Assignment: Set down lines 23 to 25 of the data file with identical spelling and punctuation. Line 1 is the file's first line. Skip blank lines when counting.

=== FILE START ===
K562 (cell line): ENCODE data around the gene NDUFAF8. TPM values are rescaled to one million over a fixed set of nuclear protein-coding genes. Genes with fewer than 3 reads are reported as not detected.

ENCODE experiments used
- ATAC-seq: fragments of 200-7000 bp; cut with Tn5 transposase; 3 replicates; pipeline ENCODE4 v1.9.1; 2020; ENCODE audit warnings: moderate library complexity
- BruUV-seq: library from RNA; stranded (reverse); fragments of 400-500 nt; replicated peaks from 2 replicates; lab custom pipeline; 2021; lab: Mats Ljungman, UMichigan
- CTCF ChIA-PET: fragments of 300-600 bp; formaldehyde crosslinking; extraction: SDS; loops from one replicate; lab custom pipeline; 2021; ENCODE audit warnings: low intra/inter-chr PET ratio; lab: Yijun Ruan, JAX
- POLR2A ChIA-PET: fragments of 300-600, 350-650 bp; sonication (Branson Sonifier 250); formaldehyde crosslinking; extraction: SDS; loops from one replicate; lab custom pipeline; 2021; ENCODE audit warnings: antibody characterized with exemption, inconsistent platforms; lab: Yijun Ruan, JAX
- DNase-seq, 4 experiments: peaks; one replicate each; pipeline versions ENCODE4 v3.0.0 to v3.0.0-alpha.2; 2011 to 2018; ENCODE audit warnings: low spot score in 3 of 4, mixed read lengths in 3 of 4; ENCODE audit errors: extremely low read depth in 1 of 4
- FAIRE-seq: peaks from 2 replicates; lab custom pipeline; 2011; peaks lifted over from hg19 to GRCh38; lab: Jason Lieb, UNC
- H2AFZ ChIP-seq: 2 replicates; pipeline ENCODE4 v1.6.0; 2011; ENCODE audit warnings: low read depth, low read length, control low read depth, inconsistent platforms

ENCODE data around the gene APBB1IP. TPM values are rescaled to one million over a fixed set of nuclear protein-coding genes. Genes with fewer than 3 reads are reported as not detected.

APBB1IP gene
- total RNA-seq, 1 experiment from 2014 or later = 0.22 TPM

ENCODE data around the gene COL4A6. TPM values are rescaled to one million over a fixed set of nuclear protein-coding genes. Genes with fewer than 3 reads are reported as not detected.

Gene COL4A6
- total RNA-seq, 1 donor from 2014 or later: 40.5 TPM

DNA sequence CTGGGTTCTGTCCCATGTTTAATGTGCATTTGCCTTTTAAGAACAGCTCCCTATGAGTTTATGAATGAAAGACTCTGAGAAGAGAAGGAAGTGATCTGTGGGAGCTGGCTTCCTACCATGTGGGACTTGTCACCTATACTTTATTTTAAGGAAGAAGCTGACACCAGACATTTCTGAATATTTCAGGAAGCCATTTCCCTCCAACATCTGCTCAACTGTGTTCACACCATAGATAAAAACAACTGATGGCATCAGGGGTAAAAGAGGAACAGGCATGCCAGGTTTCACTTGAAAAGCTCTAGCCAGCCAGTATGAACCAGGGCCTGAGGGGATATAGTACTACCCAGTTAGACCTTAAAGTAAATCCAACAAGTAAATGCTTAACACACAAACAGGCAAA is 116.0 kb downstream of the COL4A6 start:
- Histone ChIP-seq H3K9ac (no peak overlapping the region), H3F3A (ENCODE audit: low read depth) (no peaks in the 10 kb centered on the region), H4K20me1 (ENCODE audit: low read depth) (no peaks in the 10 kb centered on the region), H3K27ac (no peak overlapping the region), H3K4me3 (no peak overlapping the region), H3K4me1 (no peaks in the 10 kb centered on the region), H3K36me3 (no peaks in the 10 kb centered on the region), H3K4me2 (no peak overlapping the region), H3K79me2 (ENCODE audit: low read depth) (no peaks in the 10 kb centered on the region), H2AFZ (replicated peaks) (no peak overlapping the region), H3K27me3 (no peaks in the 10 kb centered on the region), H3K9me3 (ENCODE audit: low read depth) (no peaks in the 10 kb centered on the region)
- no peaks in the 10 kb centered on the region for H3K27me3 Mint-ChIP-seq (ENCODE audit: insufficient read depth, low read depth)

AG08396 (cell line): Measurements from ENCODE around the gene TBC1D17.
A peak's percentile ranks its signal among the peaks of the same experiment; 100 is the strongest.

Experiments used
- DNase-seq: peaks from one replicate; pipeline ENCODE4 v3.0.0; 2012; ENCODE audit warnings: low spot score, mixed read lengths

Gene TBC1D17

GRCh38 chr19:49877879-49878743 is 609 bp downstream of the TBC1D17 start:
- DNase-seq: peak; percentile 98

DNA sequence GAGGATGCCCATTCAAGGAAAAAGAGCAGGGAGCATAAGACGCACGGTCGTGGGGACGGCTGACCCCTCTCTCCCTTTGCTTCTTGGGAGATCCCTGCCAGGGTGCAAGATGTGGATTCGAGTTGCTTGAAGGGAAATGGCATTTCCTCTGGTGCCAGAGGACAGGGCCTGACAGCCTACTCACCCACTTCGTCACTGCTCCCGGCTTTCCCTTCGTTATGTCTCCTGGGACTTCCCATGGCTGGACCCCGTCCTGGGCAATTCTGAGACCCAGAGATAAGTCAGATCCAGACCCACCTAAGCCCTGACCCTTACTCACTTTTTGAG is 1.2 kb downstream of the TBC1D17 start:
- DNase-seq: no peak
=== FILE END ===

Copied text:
Gene TBC1D17

GRCh38 chr19:49877879-49878743 is 609 bp downstream of the TBC1D17 start:
- DNase-seq: peak; percentile 98